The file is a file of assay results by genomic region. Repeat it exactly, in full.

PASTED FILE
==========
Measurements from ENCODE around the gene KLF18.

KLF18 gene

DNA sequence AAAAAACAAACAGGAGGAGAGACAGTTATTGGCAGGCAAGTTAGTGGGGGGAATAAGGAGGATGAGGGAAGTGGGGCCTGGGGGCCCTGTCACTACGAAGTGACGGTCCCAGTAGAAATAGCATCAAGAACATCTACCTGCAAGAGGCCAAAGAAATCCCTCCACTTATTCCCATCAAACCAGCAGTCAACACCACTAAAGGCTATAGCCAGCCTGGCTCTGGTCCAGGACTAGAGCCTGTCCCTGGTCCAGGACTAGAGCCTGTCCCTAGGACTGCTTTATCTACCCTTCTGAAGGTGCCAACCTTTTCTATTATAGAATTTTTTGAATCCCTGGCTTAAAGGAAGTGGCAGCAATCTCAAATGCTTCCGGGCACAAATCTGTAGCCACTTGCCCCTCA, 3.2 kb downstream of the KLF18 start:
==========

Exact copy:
Measurements from ENCODE around the gene KLF18.

KLF18 gene

DNA sequence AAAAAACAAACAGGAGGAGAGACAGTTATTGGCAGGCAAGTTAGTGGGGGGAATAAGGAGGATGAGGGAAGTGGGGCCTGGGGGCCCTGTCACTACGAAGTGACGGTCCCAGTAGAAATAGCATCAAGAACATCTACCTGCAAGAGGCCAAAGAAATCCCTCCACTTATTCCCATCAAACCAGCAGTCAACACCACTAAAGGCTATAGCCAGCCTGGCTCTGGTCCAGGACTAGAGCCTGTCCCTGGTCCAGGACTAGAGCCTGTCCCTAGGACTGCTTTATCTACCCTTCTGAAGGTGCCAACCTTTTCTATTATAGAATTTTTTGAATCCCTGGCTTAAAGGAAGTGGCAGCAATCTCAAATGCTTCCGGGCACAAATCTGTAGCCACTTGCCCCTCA, 3.2 kb downstream of the KLF18 start: